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Health Professional's Impression
======================
Philips Field Service Engineer queried fellow Field Service Engineers (FSE) and learned our MMS ECG firmware version D.02.02 needed to be upgraded. FSE upgraded all MMS ECG firmware (in MP90 monitors) to D.02.05 and X2 model monitors to release G.01.76. This was done to prevent the possible interference caused by Neptune heaters (humidifiers) in the patient ventilators.

Humidifier research engineers contacted this reporter regarding the incident at this facility and a sister facility. They stated there is an issue with another company's monitors and the Neptune heated circuits and were concerned about Philips Monitors. They informed us that they are in the process of a software upgrade to eliminate potential interference with physiological monitors by raising the frequency used in the heated circuits.
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Manufacturer response for Physiological Monitor, Module, INTELLIVUE MMS
======================
Field Service Engineer upgraded all MMS ECG firmware to release D.02.05 in an attempt to reduce or eliminate the ECG
interference they were experiencing. The issue could be replicated by use of a cellular phone and a laptop computer using a wireless card. After the upgrade, no interference was observed.


GASTROENTEROLOGY & UROLOGY

Device:
Type: Gastroscope, Esophageal, Endoscope, Flexible, Rigid
Manufacturer: Olympus
Brand: Gastroscope
Model#: GIF-Q180

Problem:
A gastroscope was not insuflatting properly while in the patient. The scope was removed from the patient and the physician irrigated the biopsy port. At that point a brown substance was expelled. This scope was sent to biomed for the issue of non-insufflation. Biomed could not duplicate the problem and put the scope and cart back into service. The scope has been reprocessed and sent to the manufacturer for a thorough evaluation, repair and replacement.


GENERAL HOSPITAL

Device:
Type: Ambulatory Infusion Pump
Manufacturer: Smiths Medical, Inc.
Brand: Cadd Solis
Model#: 2100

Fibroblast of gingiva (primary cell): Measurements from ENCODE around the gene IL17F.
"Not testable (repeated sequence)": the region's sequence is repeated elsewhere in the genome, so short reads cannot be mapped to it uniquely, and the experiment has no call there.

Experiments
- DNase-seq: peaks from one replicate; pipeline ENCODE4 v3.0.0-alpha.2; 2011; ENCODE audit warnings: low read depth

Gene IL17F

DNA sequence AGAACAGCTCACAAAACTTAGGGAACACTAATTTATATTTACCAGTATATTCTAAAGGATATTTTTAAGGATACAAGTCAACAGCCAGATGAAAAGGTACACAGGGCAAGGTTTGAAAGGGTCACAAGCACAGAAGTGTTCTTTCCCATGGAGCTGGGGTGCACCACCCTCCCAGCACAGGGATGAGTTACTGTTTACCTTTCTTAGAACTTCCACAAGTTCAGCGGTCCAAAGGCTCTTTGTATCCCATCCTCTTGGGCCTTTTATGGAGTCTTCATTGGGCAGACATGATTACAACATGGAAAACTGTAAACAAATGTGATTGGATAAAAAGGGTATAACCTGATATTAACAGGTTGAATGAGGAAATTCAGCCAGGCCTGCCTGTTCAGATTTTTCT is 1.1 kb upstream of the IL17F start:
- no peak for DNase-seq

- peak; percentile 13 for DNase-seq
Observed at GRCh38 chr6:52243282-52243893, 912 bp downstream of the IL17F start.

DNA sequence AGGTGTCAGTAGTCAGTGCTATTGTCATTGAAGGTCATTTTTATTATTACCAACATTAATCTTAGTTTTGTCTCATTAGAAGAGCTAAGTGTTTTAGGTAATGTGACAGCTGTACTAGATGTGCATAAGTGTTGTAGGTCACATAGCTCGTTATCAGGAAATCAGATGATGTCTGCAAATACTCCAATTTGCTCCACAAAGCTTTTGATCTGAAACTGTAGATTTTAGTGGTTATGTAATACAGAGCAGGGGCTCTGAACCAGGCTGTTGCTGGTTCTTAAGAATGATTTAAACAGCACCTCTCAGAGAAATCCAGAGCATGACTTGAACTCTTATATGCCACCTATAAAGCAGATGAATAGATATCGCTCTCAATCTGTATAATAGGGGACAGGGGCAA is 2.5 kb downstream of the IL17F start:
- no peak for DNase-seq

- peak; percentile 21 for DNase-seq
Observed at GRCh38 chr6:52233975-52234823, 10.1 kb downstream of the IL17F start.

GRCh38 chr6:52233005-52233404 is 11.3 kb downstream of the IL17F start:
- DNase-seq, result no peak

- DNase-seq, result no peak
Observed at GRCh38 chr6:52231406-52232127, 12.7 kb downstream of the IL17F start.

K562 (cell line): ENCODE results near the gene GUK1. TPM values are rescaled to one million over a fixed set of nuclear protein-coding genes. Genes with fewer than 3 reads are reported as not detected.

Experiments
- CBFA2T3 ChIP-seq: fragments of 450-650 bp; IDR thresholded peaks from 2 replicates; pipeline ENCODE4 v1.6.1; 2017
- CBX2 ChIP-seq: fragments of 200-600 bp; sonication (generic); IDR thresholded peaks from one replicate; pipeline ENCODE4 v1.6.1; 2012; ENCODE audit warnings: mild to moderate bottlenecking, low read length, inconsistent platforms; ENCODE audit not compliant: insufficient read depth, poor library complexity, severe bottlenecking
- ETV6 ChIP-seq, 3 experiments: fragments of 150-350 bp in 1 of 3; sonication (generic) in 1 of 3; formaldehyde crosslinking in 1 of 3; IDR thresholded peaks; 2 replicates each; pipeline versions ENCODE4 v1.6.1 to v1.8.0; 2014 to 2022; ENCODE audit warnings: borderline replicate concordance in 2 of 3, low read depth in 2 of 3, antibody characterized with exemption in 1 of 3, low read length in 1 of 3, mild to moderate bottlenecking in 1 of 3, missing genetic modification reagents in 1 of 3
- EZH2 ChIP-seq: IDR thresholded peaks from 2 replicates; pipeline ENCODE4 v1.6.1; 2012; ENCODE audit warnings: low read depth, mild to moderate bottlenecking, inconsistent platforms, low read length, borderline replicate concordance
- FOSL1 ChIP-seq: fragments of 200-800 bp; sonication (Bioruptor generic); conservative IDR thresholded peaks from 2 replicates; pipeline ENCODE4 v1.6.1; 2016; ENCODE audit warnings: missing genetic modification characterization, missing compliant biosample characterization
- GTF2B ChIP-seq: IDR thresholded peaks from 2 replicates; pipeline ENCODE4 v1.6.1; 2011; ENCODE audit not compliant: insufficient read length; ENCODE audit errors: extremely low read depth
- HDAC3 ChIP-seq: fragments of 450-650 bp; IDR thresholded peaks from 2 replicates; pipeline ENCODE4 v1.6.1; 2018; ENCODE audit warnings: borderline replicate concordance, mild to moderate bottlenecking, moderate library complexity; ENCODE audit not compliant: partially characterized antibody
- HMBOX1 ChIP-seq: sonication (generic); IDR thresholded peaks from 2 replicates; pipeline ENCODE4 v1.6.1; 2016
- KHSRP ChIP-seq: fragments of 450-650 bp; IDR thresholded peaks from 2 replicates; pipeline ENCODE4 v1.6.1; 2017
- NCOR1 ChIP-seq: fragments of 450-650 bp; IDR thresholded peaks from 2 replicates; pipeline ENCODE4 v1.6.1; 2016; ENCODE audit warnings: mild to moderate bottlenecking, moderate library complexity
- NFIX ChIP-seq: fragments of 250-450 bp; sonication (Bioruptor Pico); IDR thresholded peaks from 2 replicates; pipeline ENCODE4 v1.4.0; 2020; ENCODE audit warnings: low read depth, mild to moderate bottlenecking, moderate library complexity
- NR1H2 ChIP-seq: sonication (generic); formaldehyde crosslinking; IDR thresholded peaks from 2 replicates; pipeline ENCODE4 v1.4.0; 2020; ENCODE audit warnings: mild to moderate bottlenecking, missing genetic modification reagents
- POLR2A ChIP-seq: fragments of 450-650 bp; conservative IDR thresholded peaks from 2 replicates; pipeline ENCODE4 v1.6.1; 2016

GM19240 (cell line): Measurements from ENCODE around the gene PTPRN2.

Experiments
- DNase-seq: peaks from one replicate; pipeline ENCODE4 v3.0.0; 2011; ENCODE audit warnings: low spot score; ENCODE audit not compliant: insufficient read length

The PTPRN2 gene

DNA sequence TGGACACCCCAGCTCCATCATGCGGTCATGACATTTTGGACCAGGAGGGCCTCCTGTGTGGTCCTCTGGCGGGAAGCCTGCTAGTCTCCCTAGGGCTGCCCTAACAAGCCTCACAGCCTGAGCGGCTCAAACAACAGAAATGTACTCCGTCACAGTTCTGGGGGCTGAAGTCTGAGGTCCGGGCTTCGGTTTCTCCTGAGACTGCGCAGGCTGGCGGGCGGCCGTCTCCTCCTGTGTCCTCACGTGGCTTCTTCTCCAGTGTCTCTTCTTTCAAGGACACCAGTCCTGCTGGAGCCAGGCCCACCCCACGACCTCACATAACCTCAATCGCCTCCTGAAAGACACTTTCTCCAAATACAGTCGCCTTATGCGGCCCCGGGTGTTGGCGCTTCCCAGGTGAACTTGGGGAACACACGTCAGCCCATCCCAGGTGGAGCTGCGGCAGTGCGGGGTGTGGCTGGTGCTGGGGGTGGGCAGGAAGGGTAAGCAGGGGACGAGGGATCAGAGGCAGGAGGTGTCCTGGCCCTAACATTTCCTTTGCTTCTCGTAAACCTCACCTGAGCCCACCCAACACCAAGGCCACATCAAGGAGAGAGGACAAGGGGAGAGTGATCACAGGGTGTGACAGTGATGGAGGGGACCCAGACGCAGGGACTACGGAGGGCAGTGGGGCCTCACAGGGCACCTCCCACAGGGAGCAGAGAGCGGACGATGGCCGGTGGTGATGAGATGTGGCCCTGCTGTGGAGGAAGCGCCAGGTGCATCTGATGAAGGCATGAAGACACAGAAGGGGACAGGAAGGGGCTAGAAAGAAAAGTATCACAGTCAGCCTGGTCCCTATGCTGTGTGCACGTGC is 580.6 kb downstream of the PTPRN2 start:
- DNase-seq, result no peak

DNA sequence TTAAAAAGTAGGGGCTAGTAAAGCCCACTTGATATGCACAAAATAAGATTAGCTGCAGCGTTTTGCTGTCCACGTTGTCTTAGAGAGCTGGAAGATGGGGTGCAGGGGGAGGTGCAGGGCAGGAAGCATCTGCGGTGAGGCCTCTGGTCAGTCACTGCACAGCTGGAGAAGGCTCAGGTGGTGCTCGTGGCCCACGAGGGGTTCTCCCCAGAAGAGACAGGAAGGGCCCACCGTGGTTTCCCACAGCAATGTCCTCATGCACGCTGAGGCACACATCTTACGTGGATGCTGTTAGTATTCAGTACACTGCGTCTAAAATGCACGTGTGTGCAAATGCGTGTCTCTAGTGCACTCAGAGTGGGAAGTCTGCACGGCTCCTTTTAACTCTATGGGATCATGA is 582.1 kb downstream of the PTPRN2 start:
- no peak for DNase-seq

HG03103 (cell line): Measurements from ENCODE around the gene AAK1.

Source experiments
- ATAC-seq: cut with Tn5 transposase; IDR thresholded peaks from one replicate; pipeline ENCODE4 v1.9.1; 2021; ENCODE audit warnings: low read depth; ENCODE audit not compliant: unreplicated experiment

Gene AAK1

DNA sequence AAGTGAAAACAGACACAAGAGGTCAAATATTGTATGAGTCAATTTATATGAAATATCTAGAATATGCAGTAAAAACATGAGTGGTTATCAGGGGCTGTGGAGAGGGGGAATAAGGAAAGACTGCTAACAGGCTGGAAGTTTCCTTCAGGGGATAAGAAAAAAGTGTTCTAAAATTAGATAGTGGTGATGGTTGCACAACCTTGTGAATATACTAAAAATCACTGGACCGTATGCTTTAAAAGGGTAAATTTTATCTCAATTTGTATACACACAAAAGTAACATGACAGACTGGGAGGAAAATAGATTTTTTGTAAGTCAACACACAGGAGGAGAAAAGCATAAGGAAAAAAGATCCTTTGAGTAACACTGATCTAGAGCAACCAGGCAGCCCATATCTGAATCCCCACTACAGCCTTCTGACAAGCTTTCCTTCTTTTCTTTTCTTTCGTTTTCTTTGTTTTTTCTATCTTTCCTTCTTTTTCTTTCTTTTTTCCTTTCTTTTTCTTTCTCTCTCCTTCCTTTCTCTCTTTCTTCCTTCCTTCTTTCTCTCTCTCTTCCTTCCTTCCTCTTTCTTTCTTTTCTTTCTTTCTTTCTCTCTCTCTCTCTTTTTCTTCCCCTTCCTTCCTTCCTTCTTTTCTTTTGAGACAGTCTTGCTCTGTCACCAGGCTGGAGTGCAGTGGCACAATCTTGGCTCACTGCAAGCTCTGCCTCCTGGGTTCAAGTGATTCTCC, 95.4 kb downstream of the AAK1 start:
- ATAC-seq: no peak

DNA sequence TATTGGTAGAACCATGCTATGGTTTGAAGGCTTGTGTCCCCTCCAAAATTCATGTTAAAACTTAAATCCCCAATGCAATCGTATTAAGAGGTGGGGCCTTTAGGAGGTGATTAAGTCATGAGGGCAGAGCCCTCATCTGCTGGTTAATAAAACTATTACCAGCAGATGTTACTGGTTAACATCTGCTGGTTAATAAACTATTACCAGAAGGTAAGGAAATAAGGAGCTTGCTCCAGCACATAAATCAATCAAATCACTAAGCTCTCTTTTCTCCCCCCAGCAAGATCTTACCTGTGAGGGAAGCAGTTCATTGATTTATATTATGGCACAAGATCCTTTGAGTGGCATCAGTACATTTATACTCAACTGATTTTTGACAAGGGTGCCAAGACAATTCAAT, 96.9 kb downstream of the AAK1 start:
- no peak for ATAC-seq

Problem:
Over the past few months, I've begun to see an increase in the number of downstream occlusion alarms. Clinical Engineering has documented several instances in which the occlusion alarm is occurring at 4-5 psi when the initial test value when purchased 14 months ago was near 18 psi.
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Health Professional's Impression
======================
I believe that the pressure sensor is drifting out of specification over time. Devices sent to the manufacturer have either had the sensor replaced or calibrated. No repaired device has subsequently failed.

Device:
Type: Catheter, Picc
Manufacturer: VYGON
Brand: Vygon Premicath
Model#: 1261.203
Lot #: 041580
Cat #: 1261.203 28G (1Fr)

Problem:
A premature neonate was born by emergency Cesarean and was admitted to the NICU for management of issues related to his prematurity. The next day the neonate underwent the insertion of a peripherally inserted central catheter (PICC) for long term intravenous access using a Vygon Premicath Model 1261.203 1Fr catheter. The PICC was placed without incident and chest x-rays were done to facilitate and confirm placement. The line was subsequently used to deliver intravenous fluids and total peripheral nutrition without complication.

On day seven, during a routine IV tubing change, the nurse disconnected a connector and discovered that a guidewire was still in place within the PICC catheter. The neonatologist was notified and the guidewire was easily removed. The wire appeared to be fully intact. The length of the wire was compared to a second wire from an unused kit and they were identical in length. A chest ex-ray was obtained after the wire was removed and the PICC line remained in good position. The neonate suffered no harm nor was there a change in treatment plan based on this event. The package insert that indicates that the stylet needs to be removed is labeled with a size 6 font with a gray color on an onionskin paper.